The other low values, in which the small Fuchs head was used together with modified Victorian frame designs are, as expected, very well represented in the collection. There is a further extensive collection of die proofs and essays for the initial designs. This includes a postal notice for the new ½d and 1s Jubilees, altered to meet UPU requirements, and Victorian colour trials for the 1s with the new approved colour.
Inasmuch as the Edward VII low values owe much in their design to the Jubilee issue, the high values from 2s 6d to £1 also mimic, to an extent, their Victorian counterparts. In fact, essays for values from 2s 6d to £5 were submitted initially but the £5 design was subsequently dropped. The designs were based upon the corresponding stamps of the issues of 1882–1884, though corner letters were omitted and the composition of all the frames was different, especially in the case of the 10s. An initial essay for the £1 in the Victorian design was aborted in favour of one which was more practical, both essays being present in the collection. Designs for a £5 value were submitted, and die proofs struck. Unfortunately, demand for a £5 stamp had rapidly declined owing to a reduction in telegraphic charges, and no Edwardian stamps of this denomination were ever issued.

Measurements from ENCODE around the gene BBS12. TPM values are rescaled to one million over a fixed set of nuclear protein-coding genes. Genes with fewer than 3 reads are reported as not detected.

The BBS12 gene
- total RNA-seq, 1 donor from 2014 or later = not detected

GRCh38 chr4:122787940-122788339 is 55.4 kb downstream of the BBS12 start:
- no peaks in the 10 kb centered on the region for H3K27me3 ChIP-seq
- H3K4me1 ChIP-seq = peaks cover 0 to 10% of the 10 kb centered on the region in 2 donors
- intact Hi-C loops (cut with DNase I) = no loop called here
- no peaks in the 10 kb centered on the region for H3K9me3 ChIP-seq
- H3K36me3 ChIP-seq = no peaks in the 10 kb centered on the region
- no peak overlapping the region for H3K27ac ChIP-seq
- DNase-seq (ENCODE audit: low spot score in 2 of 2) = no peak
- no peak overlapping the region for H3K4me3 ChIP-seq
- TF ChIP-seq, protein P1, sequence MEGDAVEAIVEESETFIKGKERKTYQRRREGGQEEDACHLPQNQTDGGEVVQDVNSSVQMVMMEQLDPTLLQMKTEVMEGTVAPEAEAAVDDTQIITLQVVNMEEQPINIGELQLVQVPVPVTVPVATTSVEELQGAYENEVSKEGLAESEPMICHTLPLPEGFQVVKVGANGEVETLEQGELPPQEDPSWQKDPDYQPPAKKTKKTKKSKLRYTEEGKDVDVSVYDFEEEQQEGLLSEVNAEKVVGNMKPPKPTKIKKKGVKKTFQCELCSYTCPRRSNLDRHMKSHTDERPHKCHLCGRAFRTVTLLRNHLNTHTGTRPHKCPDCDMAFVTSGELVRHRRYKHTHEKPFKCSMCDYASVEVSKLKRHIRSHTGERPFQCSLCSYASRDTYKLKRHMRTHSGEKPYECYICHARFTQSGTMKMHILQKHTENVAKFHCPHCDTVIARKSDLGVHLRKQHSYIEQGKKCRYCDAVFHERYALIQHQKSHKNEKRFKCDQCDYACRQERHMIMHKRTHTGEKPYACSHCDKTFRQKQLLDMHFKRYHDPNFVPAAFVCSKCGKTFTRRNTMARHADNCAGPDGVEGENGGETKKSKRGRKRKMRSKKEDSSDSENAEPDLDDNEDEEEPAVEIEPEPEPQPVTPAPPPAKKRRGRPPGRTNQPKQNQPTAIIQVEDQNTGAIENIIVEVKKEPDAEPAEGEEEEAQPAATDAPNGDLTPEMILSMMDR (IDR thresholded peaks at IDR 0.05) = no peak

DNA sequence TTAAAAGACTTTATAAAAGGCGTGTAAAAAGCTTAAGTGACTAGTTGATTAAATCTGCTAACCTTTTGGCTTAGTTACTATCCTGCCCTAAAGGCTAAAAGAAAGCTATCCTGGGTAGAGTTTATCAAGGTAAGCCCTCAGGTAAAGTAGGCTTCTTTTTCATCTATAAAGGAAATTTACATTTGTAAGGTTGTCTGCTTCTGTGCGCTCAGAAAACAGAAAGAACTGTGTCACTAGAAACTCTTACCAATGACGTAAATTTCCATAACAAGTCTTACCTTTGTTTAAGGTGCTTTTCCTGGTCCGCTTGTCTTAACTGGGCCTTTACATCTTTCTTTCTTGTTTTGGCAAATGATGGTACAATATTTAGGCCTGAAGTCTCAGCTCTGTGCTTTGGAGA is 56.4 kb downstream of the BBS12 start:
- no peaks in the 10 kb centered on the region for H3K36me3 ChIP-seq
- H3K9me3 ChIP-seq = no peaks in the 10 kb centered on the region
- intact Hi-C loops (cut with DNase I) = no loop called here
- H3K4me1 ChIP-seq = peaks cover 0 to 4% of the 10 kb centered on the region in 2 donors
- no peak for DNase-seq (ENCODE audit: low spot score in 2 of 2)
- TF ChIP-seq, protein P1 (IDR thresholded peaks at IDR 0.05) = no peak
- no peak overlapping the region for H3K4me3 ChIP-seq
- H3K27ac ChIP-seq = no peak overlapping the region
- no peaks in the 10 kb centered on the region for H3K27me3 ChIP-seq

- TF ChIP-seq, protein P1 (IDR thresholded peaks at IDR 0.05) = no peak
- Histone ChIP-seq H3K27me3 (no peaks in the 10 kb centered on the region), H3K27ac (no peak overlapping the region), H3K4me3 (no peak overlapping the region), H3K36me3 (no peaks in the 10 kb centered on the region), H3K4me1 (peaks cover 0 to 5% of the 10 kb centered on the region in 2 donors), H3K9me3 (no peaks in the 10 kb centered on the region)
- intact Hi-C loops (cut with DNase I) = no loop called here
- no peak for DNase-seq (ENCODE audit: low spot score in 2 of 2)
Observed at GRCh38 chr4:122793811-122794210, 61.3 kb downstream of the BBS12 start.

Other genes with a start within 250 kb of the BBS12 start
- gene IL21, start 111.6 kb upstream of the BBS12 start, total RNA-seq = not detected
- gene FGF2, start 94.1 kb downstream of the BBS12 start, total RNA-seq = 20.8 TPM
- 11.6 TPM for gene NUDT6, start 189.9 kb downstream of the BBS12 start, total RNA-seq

In 1909, the Post Office requested monocoloured trials of the 1½d, 2d and 4d values, with a view to economy, and also a design change for the 2d. Accordingly, De La Rue submitted three designs for this value, of which the third was selected: these are displayed here. There is a lot of speculation regarding the withdrawal of this 'Tyrian Plum'. As Graham himself points out, it may have been due to a colour clash with the 6d, to a faulty die, or to a faulty plate. Whatever the reason, the death of Edward VII prompted the Inland Revenue to inform De La Rue that the issue was to be cancelled, and that the 2d stamps were to be destroyed. As is well known, only a very few examples survived.
Frame 2THE EMIL FUCHS HEAD AND ESSAYS (cont)
The Twopence Halfpenny Value - Essays (cont)
Frame 3THE STANDARD HEAD (cont)
The One Penny Value
Frame 4THE STANDARD HEAD (cont)
Frame 5THE SMALL HEAD (cont)
The Ninepence Value
Frame 6THE HIGH VALUES
Frame 7THE 'TRANSVAAL' AND 'CANADA HEAD' ESSAYS (cont)
'Canada Head' Essays (cont)
Frame 8COLOUR TRIALS (cont)
By Rick Miller
In the dark recesses of the Scott Specialized Catalogue of United States Stamps and Covers, beyond the booklet panes and covers, remote from the carriers and locals, past the postal stationery, past the revenues, yonder of the hunting permit stamps, just past the savings stamps and right after the telegraph stamps, you will find essays, proofs and specimens.